All relationships 鈥 platonic, romantic and everything in between 鈥 are bound to have rough patches. Whether your friend struggles to overcome her jealousy of your promotion, you鈥檙e聽dealing with a frenemy聽at work or you and your S.O. just can鈥檛 seem to stop fighting, some human interactions are inevitably negative. But where鈥檚 the line between upsetting interactions and a toxic聽relationship?聽Harmful聽relationships are hard to diagnose and even harder to quit, so we asked a relationship expert for guidance. Read on for three ways to tell if you鈥檙e in a destructive聽relationship (we鈥檙e talking toxic friends too) and three ways to end it.


3 Signs Your Relationship Is Toxic

鈥淲hen we think about toxic relationships, we think about the stuff of TV where the other person is screaming, yelling and throwing things,鈥 relationship expert and author Ty Tashiro said. 鈥淏ut most people would never enter into those relationships in the first place. Most real toxic relationships are much more discrete,鈥澛燭y explained. Here鈥檚 what to look out for:

1. The other person throws a pity party. In this scenario, your聽friend or S.O.聽says things like, 鈥淵ou鈥檙e all I鈥檝e got,鈥 after a disagreement or if you don鈥檛 do what they want (AKA control you). They purposely make you feel like their problems are your fault. In more serious cases, the other person threatens to commit suicide if you leave the relationship.

2. Your friend or partner sends you on a guilt trip. When the other member of the relationship threatens to shame or blackmail you, they鈥檙e engaging in this toxic tactic. Tashiro says that in this case, they accuse you of being unfair and often ask, 鈥淲hy are you doing this to me?鈥

3. They go nuclear. This is a term used to describe explosive tantrums or lashing out, Tashiro says. This element of noxious relationships is arguably the most intense, because the other person attempts to use fear to keep you from leaving.聽These venomous acts can be as intense as domestic or sexual violence and as everyday as mean comments or jabs, Tashiro says.

In any case, they are signs of emotional (and, at times, physical) manipulation and are hard to walk away from. But聽there IS聽hope to those in any kind of toxic relationship.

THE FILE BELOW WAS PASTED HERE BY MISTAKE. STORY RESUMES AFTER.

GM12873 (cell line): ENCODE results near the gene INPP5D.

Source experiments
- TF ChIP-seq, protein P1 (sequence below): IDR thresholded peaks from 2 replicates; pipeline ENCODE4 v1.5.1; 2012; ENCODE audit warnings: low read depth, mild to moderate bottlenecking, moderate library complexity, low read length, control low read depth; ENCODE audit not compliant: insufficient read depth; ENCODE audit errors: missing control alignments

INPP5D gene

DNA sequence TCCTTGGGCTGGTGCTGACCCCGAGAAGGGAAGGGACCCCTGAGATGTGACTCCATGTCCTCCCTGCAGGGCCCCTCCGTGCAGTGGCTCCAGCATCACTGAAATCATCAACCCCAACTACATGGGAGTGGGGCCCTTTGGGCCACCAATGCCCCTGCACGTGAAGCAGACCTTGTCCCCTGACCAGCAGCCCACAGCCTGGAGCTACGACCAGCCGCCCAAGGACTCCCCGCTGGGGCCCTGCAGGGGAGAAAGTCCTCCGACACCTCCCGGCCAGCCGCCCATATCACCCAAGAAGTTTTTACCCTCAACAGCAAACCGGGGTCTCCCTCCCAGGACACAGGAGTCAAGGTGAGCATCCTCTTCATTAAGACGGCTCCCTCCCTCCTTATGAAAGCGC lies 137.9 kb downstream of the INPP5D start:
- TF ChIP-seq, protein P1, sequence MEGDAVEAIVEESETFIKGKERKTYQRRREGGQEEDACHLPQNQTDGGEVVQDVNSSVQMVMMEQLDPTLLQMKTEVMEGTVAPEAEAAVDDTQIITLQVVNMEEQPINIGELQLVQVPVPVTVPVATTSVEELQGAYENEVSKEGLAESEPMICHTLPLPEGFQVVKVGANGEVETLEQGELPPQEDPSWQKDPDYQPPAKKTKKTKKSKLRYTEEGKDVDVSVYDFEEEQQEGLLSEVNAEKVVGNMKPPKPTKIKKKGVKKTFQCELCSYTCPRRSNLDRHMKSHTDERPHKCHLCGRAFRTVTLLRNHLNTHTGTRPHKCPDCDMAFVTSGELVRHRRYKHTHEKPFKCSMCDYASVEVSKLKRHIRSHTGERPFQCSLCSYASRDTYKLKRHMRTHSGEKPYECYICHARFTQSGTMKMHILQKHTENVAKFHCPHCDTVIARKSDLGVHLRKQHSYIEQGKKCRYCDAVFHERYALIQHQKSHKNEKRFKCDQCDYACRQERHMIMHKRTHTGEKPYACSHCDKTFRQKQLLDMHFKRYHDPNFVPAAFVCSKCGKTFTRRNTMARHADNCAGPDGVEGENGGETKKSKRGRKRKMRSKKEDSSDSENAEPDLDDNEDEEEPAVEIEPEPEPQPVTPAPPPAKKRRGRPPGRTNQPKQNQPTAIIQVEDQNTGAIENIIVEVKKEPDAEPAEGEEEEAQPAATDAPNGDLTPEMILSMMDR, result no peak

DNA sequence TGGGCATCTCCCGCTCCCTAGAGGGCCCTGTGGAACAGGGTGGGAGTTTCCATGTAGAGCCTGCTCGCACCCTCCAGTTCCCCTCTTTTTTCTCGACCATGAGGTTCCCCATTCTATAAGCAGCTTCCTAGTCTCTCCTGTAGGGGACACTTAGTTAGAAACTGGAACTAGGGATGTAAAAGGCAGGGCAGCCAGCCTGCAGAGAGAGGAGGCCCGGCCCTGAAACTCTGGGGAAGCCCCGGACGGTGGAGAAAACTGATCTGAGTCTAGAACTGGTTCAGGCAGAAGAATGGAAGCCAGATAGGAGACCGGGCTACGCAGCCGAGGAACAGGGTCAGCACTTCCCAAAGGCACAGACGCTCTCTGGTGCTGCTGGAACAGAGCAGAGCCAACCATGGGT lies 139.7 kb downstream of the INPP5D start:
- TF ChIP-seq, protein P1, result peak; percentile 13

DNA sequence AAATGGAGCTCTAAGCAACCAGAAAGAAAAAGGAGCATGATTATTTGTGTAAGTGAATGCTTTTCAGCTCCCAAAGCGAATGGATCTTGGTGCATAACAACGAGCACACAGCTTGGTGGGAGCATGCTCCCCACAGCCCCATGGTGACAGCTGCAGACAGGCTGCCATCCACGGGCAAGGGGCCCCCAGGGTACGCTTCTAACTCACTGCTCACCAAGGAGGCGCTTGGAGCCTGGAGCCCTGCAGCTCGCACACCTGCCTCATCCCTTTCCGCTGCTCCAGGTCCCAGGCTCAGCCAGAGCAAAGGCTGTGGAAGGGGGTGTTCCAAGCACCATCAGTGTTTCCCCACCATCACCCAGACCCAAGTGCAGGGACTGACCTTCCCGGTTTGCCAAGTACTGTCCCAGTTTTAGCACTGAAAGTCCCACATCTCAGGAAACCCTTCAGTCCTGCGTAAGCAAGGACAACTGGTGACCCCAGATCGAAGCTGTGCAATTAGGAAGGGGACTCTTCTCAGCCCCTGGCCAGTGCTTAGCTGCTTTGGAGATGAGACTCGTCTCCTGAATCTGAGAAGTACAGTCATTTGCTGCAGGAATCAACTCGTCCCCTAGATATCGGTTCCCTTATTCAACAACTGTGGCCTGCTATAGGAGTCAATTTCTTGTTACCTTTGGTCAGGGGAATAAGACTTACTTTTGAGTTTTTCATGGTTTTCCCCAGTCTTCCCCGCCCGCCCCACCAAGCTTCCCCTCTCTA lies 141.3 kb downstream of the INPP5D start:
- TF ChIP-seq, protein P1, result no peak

3 Ways to Get Out of a Toxic Relationship

1. Bolster your social support. Once you鈥檝e decided to leave your friendship or relationship, your friends and family will play a key role in transitioning to life without the toxic person. 鈥淵our social support is a huge deal, because something that鈥檚 scary to think about for many people leaving toxic relationships is what they will do without the other person in their life,鈥 Tashiro said. Friends and family can help fill this void.

2. Write it all down and use a 4:1 formula. Sometimes, the most rational way to think it through is to put pen to paper. If you鈥檙e conflicted about the role that someone is playing in your life, perform an informal cost/benefit analysis. Tashiro recommends considering the ratio of positive to negative behaviors and actions that person exhibits. If it鈥檚 less than four positives to one negative, it might be time to move on.

3. Consider how you鈥檇 live your best life. If you鈥檙e worried about the void that might be left by that person, Tashiro believes in considering the opportunity cost of spending time with them. 鈥淚鈥檓 not a fan of zombie relationships,鈥 he said. 鈥淚f you鈥檙e busy, time is a limited asset. Spend time with people who aren鈥檛 sucking the life out of you.鈥 If you were free of the destructive relationship, you鈥檇 likely have more聽energy to put toward supportive friends and hobbies you love.

Have any more tips for getting out of toxic relationships? Let us know @BritandCo.

(Photos via Getty)